It was in those early years, watching television shows starring Jacques Cousteau from my Colorado living room that I learned about gigantic air-breathing mammals who sang heart-aching melodies from the depths of the deep blue; humpback whales, Megaptera novaeanglia, stretching up to 50 feet in length and famous for their long, fluid pectoral flippers and characteristic knobby-marked rostrums.

… from the moment I closed the back cover on Roger Payne’s poetic science chronicle, Among Whales, I longed to hear humpback music through a hydrophone. I imagined it dangling beneath me into the mystical abyss like a fishing line that would hook the songs and carry their vibrational notes to my headset above. The pace of the song is very grand and extended and appears to me to be set to the slow rhythm of the ocean swells—the rhythm of the sea, Payne wrote.

I also yearned to see humpbacks in their element. Not on the surface; I had already enjoyed many whale-watching excursions where these goliath souls sidled up to the boat, spyhopping to peek into our strange floating tub. No, I wanted to see them on their terms, under the water, where they were free to dance, unfettered, through the liquefied space.

And today, at long last, I would.

As our boat bumped across ever-changing ripples that stretched as an aqueous desert between West Maui, Lanai and Molokai, I stabilized myself on the forward deck, leaning heavily against the windshield, and scanned the horizon as I do when piloting an airplane, looking for dark specks in a seemingly endless field of blue.”

*  *  *

Hear whale song (courtesy of

Read the full articles about my underwater encounters with Humpbacks in Hawaii, Underwater Ballet: Naturalist Escapes Desert for Humpback Whale Research

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Brooke’s Cyber Expedition: Building Our Airplane N111VX

You have followed my journeys by land and by sea but I’ve also had memorable experiences aloft. That’s because my husband Kevin and I both have our pilots’ licenses and together we built an airplane. Yes, built.

working on a fuselage window in our living room

Our Velocity Elite LWFG took us 3.5 years from kit to completion and even though it’s classified as “experimental” (not built by an aircraft manufacturer), we strived to meet as many certified specs as possible. We named it Deception because of its unique paint design by renowned airbrush artist Larry Vela, which helped the airplane land several awards and magazine covers.

flying over Florida for Sport Aviation magazine

With a canard in front and engine in back, it travels at about 180mph (155kts) and carries up to four people—perfect for going places. We have winged friends to many Arizona cities as well as Las Vegas and California. And Kevin and I have flown cross-country to the likes of Florida and Vermont.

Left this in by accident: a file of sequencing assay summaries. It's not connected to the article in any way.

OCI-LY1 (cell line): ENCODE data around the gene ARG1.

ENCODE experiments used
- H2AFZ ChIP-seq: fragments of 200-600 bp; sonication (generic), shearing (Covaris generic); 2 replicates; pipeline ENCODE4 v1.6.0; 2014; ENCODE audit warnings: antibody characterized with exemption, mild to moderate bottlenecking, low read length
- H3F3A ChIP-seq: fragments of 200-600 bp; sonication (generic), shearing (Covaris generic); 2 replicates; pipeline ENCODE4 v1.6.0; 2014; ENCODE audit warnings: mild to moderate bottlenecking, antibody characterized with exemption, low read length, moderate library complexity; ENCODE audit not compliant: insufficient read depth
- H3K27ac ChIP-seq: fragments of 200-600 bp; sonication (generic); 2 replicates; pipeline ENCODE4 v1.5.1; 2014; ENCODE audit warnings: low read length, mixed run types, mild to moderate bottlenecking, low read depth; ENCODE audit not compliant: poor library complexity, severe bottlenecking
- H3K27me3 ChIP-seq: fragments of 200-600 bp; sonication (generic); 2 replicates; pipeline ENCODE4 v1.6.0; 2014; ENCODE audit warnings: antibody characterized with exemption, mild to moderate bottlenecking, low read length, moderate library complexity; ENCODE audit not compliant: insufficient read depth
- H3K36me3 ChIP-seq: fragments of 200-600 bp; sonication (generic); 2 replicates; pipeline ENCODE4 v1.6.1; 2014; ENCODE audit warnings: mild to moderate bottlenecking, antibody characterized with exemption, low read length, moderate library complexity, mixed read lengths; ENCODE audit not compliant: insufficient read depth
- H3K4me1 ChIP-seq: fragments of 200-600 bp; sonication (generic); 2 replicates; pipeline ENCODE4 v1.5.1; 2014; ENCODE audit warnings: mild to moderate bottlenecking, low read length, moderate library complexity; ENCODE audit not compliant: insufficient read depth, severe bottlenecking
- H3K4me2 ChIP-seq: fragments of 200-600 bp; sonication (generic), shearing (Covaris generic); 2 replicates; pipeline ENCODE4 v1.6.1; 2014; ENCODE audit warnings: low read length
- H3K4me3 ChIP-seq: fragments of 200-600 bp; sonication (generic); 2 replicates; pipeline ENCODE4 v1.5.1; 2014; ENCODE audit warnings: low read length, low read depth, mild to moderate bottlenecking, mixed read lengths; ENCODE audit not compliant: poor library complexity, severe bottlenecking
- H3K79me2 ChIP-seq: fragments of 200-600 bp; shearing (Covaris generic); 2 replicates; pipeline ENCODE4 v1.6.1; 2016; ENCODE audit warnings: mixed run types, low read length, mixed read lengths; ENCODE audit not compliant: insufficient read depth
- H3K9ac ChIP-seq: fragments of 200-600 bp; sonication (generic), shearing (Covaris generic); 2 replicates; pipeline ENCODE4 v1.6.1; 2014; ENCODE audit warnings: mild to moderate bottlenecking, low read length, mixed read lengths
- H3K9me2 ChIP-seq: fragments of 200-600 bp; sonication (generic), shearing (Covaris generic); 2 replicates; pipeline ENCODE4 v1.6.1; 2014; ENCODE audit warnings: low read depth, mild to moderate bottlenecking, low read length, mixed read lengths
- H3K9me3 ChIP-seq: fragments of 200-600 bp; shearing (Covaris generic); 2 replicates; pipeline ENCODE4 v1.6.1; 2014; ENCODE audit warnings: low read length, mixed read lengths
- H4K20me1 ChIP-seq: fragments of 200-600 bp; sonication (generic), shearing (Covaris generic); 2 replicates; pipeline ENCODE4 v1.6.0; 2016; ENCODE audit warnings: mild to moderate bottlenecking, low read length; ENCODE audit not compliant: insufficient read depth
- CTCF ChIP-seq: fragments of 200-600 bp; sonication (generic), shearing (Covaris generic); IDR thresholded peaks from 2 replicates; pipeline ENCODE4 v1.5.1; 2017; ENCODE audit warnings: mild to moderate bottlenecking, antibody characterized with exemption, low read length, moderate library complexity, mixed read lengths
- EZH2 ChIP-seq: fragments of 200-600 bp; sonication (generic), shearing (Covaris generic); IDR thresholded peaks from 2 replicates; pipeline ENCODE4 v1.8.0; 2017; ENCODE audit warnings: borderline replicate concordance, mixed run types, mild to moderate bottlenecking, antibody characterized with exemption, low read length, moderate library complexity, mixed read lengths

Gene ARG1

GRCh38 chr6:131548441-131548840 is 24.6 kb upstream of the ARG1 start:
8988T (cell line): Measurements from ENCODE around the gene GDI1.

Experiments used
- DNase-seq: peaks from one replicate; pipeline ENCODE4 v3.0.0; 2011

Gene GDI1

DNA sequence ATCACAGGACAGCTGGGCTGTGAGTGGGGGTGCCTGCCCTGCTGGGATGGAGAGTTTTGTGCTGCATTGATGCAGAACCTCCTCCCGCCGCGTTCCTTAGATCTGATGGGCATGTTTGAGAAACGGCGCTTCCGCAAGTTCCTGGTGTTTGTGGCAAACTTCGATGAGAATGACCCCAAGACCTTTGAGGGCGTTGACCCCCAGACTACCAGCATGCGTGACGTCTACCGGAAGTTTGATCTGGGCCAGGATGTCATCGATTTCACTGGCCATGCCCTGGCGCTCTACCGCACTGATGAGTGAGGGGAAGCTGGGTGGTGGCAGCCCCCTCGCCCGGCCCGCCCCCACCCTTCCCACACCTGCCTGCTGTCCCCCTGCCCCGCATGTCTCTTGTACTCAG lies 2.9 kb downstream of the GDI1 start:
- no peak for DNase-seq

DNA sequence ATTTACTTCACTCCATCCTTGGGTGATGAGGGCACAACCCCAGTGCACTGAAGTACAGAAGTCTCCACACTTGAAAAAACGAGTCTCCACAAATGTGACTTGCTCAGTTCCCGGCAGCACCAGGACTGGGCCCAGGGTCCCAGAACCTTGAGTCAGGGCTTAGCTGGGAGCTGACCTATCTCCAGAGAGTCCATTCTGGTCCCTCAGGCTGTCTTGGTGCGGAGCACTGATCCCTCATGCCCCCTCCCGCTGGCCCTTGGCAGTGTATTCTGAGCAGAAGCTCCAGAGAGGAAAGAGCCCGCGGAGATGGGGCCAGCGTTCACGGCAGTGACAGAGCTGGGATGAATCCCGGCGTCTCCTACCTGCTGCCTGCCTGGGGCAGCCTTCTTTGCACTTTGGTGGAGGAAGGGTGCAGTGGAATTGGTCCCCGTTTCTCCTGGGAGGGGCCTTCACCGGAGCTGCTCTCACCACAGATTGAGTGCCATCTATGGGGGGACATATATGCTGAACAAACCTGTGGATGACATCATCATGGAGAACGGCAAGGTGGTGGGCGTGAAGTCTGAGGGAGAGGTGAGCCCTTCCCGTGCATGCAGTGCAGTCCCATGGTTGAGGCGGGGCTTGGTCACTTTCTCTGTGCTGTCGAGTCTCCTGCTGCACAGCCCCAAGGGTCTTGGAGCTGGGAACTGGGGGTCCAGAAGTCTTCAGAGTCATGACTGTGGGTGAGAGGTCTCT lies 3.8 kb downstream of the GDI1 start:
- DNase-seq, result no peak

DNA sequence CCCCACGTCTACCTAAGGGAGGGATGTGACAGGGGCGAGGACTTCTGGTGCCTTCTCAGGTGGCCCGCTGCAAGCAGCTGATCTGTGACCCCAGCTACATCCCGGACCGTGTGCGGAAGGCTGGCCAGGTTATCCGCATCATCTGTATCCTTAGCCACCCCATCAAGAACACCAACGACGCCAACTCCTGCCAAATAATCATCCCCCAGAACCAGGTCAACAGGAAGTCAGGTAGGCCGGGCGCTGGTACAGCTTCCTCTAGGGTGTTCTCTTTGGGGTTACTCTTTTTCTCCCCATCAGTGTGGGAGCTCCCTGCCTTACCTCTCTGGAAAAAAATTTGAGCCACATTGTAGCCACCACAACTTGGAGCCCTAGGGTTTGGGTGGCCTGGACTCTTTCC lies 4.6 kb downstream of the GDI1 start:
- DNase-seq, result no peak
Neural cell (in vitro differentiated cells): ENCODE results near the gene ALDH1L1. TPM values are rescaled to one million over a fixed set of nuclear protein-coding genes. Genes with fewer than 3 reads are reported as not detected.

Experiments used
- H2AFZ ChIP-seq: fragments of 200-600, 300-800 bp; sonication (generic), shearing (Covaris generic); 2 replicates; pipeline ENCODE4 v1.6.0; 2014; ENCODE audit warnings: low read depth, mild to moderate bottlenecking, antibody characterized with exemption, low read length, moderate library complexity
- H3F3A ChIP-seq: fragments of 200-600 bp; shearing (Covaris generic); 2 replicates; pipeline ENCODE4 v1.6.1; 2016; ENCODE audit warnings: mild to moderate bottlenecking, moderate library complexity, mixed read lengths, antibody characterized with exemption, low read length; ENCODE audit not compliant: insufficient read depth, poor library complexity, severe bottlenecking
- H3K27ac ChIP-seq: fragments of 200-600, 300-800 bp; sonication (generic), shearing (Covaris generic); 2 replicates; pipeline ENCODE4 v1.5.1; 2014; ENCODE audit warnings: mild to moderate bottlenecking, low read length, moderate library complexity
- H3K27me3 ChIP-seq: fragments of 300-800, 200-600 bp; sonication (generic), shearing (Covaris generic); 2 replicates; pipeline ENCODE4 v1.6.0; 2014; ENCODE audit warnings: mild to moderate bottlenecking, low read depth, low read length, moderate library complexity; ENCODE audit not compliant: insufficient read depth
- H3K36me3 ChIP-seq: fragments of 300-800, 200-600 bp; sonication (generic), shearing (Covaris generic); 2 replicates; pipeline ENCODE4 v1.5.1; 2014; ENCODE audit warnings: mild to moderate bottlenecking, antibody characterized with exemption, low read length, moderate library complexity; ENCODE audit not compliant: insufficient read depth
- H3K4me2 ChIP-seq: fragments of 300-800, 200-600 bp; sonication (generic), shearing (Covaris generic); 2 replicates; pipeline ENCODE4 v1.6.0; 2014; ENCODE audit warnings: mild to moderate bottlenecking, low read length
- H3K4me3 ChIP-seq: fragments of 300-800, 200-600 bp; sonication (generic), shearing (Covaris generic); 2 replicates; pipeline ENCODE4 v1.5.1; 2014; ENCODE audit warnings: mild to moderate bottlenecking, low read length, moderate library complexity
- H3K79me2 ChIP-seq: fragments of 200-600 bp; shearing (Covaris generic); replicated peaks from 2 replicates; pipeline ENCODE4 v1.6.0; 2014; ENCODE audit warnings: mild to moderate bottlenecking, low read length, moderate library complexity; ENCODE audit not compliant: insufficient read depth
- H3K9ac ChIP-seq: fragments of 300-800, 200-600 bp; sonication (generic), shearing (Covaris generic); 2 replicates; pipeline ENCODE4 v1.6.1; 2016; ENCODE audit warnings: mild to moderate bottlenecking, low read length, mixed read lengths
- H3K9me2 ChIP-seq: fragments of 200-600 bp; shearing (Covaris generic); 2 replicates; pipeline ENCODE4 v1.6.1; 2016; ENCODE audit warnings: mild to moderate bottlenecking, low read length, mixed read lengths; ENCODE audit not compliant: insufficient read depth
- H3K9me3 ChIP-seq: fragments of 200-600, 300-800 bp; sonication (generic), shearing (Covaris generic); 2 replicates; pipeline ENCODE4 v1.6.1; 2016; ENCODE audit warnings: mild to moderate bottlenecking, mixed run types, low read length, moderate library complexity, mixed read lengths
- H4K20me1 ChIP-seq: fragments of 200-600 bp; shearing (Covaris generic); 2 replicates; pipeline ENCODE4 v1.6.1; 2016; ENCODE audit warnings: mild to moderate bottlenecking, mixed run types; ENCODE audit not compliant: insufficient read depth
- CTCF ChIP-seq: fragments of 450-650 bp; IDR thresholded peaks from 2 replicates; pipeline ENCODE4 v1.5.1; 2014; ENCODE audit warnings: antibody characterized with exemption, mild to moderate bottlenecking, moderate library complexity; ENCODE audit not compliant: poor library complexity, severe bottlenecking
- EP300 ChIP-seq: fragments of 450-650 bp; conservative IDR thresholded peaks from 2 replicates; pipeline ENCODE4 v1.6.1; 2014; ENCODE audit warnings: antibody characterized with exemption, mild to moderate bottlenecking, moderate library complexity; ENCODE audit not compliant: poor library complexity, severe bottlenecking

Kevin chronicled the aviation adventure and, since we are placing our plane in the auction at Osh Kosh this summer in Wisconsin, I thought it might be fun to share with you before it’s sold. So, to wrap up Brooke’s Cyber Expedition, click to see more photos of the exotic fiberglass bird that—since 2003—has carried us, not by land nor sea but by air:

I hope you enjoyed these last two weeks of posts. Let me know if I should do more series. We’ll get back to our regularly scheduled programming, I mean blogging, on Friday, June 25th. See you then!

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Brooke’s Cyber Expedition: Wanna Write a Book Review?

Hey, if you have a thoughtful opinion, here’s your chance to share it! The importance of good reviews to a book’s success cannot be underestimated. And I’m told a positive ranking on Amazon (the biggest seller of books in the world, by far) is a big deal. So whenever you read a good book, one of the nicest things you can do to support the author is post your praise online. It’s easy and takes only a few minutes.


1. Go to

2. Search the title you are planning to review.

3. Under the title/author, next to the stars, click “customer review” (or the small number in parentheses), then click “Create your own review”.

4. Give the book a starred rating (five is best!) and list your review title, then write your review in the designated box.

5. Next, add tag words—words related to the book—in the designated window (this is important!).

6. Uncheck the box to receive emails when other people comment (unless you like that kind of stuff).

7. Click “Preview your review”. Then, if it looks right, click “Publish review”.

8. You will have a chance to “log in” to your Amazon account if you haven’t already, and then you may choose to post with your Real Name or a “pen name”. (You only have to do the first time.)

Your kind words can really help an author’s work find its way. If you would like to share your opinion on any of my titles, I of course encourage you. Just go to my Amazon Author Page and follow the steps above: